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National Assembly Resumption: Who Blinks First In The Suffocating, Unavoidable Tension

National Assembly

Opinion

National Assembly Resumption: Who Blinks First In The Suffocating, Unavoidable Tension

National Assembly

National Assembly

To say there is tension in the land over the resumption of plenary in the National Assembly tomorrow is over-stretching the importance of lawmakers in the daily toils of ordinary Nigerians.

Sure, the top dogs in the ruling APC and the opposition PDP are tense like coiled springs. Their collective blood pressures must be shooting through the roof as they wait for tomorrow.

Tomorrow has become one of the most anxiously awaited dates in Nigeria’s postcolonial history. It is really sad that what is at stake would not put food on the table of most Nigerians. It is simply the quest for power for power’s sake.

The opposition, spearheaded by the Senate President, had created a situation where a witless ruling party must play a part to remain relevant. While it plays out, proper governance suffers.

The invasion of the National Assembly last week by masked, gun-toting SSS operatives was the lowest point of the clash of wills between the gladiators.

Since then, just one major head got chopped. The head of the SSS was sacked promptly by the government amidst an almighty scramble to dissociate the executive from the dastardly act.

After the dust settled down, it was time to apportion blame. It became a case of pointing fingers depending on your politics.

As reported by Nigeria News, the government is saying Lawal Daura went rogue and planned the NASS invasion to embarrass the President. For the records, Lawal has history as far as going off script to carry out acts that smacks of a dog running wild and biting its master.

The PDP, Saraki and most Nigerians don’t buy that explanation from the government. The consensus is of a desperate government trying to use undemocratic means to unseat the NASS leadership.

Because of the brouhaha, the NASS return date slated for the 25th of September was brought forward to tomorrow. Fireworks are expected for sure.

Coming off the back of three election victories over the weekend, the APC must be feeling very confident at the moment. It seems they have managed to shake off the disappointment of the wave of defection that hit the party.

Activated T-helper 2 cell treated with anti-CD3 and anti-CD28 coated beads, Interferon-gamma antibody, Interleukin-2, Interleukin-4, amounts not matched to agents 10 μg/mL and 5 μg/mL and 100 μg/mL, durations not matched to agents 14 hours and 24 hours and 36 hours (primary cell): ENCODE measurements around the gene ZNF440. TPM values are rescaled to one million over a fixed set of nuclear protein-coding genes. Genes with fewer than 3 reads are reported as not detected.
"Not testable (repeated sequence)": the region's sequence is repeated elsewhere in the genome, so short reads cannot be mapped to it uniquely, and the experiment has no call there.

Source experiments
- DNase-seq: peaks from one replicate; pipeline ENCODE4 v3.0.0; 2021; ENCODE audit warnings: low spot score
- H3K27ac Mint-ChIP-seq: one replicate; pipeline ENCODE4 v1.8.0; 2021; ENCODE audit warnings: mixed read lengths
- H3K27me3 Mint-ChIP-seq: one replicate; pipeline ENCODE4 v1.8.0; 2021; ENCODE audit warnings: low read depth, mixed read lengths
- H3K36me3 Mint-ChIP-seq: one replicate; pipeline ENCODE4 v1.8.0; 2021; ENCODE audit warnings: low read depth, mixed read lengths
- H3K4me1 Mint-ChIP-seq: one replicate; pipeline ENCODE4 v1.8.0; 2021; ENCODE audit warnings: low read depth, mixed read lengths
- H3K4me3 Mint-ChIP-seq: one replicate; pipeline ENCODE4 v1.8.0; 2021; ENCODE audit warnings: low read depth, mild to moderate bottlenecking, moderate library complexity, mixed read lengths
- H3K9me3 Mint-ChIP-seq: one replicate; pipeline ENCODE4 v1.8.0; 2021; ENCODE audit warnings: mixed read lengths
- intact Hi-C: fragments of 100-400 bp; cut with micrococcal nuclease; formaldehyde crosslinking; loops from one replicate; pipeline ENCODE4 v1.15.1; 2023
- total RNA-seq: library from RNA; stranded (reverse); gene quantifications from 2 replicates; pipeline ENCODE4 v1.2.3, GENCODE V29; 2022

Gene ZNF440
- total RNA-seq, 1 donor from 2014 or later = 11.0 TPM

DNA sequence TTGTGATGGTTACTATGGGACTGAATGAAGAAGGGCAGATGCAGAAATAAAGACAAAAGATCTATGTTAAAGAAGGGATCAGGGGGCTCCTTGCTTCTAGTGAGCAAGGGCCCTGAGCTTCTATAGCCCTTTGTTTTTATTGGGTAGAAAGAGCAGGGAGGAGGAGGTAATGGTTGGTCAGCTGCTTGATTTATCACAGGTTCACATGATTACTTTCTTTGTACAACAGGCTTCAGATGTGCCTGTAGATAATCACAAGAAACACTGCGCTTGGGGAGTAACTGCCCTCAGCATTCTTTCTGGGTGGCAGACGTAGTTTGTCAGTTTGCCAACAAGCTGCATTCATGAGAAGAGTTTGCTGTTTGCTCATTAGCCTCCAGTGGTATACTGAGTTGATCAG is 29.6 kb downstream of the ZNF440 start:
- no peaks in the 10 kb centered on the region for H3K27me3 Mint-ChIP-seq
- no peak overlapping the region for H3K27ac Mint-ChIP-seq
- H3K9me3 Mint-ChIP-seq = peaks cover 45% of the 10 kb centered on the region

Surprisingly, and this is very hard to believe considering everything that had happened, the ruling party still has a majority in both houses of the National Assembly.

And they have just added two more senators and representative to their ranks after the weekend’s bye-elections in Bauchi, Katsina and Kogi State.

In the House of Representative, the position of Yakubu Dogara, the speaker of the House of Representatives, is getting interesting by the day. His position at the moment is rather fluid. Is he still part of the APC? Why hasn’t he officially defected to the PDP as was expected?

His situation is really dicey. Though the PDP won the elections in his local government in Saturday’s elections, the overall result of Bauchi South Senatorial district showed the APC are the dominant party there by a long shot.

Allied with the result of the Senatorial election in Katsina, it seemed the masses in the North are relaying a clear message to anti-Buhari politicians from the North, ‘Be prepared to be booted out if you don’t change your ways.’

When this face-off reached the defection stage last month, we were told to expect a second wave of defection away from the APC. Would more APC lawmakers announce their defection tomorrow?

Or, like the APC is telling the world, more important lawmakers, after Senator Akpabio, would join the APC from tomorrow. That is just grandstanding. There won’t be any further significant defections to the ruling party.

As a matter of fact, APC would have to work hard to hold on to many of their members who are sitting on the fence at the moment. It is known that several of them are sympathetic to Saraki.

There would certainly be a lot of horse trading before the resumption of plenary. For now, that is the only job our lawmakers would be engaged in. Doing the things they were elected for is simply not important at the moment.

However tomorrow ends, or subsequent days after, the ordinary people on the streets would go about their business unaffected by the power play in Abuja.

In other words, Nigeria would survive no matter how hard the politicians try to burn it to the ground. To put it in the context of the NASS shenanigans, there is no tension in Nigeria except the one created by politicians.

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